PORT ANGELES — It would take either an act of God or an act of Congress for commercial air service to return to Port Angeles, Port of Port Angeles Commissioner Steve Burke said when he announced his candidacy for the port in April.
Now an act of Congress seems unlikely as U.S. Rep Derek Kilmer’s office has made it clear the federal Essential Air Service program wasn’t an option, port officials said.
It’s a federal program that subsidizes airlines providing airline service to rural communities, but the federal government prohibits any airports that had non-subsidized airline service in October 2012 from benefiting from the program.
Kenmore Air, which flew between Port Angeles and Boeing Field in Seattle, was operating at that time but pulled out in November 2014, citing decreasing ridership and revenues and increasing costs after 10 years of service.
“This Congress and this President has not listened to the call to support jobs and opportunities in rural areas,” Kilmer said in a statement.
“In his budget, President [Donald] Trump has proposed to completely eliminate the Essential Air Service Program while Congress continues to leave a needed reauthorization of the Federal Aviation Administration in limbo.”
Burke, disappointed that the EAS program isn’t an option, said Wednesday the port should look toward an “out-of-the-box” solution at the state level.
He said some states are using aviation fuel taxes to help fund commercial air service, an idea he believes could bring commercial air service to Seattle back to Port Angeles.
“All it takes is one good idea, like the aviation fuel tax, to save it,” he said. “It’s going to take a creative idea like that.”
The port has heard from 20-some aviation companies that unsubsidized commercial air service will not be viable in Port Angeles, Burke said.
“The port will continue to look for opportunities to provide air service,” said John Nutter, director of finance and administration for the port. “Essential Air Service would have been a great way for that to happen, but it does not appear that it’s feasible.”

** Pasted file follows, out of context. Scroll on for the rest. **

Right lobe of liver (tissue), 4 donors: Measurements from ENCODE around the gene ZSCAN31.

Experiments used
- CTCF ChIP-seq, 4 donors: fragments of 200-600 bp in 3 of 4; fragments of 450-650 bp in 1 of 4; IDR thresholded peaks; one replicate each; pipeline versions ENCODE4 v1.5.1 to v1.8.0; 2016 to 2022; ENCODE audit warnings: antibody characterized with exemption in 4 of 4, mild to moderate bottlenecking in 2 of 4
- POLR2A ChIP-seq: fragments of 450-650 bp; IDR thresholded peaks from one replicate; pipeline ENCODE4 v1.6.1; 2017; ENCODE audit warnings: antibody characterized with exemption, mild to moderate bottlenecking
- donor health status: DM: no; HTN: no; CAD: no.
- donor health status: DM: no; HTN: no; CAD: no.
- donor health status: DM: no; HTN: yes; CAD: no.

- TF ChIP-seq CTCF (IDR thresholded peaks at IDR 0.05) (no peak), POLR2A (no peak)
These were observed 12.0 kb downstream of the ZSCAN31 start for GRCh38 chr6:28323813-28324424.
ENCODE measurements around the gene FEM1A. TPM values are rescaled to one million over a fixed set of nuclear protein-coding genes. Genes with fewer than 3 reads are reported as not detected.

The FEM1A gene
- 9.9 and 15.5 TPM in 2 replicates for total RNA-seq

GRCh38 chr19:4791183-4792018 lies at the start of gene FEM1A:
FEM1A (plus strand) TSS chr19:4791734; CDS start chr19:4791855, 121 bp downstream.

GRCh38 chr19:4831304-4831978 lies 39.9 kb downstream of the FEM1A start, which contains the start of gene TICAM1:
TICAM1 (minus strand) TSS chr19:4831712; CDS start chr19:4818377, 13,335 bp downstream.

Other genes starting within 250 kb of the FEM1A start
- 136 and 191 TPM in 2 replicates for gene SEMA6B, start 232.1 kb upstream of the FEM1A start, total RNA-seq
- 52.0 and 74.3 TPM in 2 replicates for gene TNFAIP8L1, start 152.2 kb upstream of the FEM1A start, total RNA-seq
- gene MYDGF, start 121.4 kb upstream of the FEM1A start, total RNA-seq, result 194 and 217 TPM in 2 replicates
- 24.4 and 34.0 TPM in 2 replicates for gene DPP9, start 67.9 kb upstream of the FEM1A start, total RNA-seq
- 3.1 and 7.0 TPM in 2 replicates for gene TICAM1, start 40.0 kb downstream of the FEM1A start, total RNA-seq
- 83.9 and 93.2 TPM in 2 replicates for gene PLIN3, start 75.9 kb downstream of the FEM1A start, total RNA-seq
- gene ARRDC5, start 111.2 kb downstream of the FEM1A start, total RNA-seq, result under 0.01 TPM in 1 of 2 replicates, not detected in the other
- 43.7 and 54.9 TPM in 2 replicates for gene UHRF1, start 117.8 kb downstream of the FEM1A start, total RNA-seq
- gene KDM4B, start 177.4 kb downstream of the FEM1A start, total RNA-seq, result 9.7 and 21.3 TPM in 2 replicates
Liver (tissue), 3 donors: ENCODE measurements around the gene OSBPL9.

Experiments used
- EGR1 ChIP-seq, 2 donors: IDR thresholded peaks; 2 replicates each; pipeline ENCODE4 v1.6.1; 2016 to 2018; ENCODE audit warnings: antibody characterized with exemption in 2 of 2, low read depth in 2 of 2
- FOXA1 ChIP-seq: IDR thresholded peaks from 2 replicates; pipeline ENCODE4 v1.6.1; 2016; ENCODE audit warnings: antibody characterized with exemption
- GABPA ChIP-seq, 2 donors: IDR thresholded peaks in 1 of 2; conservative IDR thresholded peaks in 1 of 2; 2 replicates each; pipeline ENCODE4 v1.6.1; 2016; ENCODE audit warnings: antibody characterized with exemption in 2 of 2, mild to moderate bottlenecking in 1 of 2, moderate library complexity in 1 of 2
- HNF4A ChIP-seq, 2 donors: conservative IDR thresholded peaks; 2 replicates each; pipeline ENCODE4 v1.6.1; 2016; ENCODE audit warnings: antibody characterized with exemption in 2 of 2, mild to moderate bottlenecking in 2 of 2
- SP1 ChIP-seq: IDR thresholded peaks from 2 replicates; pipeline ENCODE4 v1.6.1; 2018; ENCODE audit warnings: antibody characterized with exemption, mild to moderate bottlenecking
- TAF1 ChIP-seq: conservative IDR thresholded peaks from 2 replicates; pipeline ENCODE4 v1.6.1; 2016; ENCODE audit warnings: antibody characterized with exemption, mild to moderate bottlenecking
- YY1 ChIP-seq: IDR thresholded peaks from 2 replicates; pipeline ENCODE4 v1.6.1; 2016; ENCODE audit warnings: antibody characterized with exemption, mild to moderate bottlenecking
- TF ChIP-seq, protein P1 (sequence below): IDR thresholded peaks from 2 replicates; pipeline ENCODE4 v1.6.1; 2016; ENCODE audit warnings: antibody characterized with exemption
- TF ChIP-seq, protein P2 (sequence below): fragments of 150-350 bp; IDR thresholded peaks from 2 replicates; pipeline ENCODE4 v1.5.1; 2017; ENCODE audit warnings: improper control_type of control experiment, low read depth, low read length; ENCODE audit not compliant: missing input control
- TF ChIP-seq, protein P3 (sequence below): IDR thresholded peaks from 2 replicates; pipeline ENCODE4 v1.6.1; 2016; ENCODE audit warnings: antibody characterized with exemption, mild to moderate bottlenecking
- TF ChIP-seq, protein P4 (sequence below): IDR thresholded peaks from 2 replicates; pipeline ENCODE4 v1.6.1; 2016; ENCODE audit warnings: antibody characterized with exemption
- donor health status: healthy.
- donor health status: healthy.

Nutter said legislation that would make Port Angeles eligible for the EAS program is off the table “according to Congressman Kilmer’s office.”
The port’s lobbyist Bruce Beckett said in a port meeting Monday that he and port Executive Director Karen Goschen had a conference call with Kilmer’s office recently.
When the topic of the EAS program came up, it was clear Port Angeles is “not going to get eligible in any quick time frame,” Beckett said.
“Derek’s staff didn’t feel that was going to be a fruitful avenue to pursue,” he said. “I don’t have any reasons to argue against it.”
Goschen said it’s difficult for Kilmer’s staff to put effort into something they don’t think they will be successful with.
Nutter said the port is still working with any airline that is willing to return staff’s calls.
Since Kenmore left, the port has talked with 13 airlines. It was recently working on a proposal from Zephyr Air, though the limited flights and high ticket prices drew heavy criticism.
Zephyr presented the proposal in February but backed out after it was clear the port could have lost a $200,000 grant intended to subsidize an airline providing daily service from Fairchild International Airport to Seattle-Tacoma International Airport.
Nutter said the port has not heard from Zephyr, adding the company is focused on providing air service to Moses Lake.
He said the port has had limited discussions with another airline.
Kilmer said bringing commercial flights back to Fairchild International Airport is a priority for people on the Olympic Peninsula and for himself.
“I’m going to fight for a better approach so we can have good jobs on the Olympic Peninsula,” he said. “Challenges remain, but I’m committed to working with anyone — Democrat or Republican — that will help move their needle toward leveling the playing field for rural communities.”
Reporter Jesse Major can be reached at 360-452-2345, ext. 56250, or at email@example.com.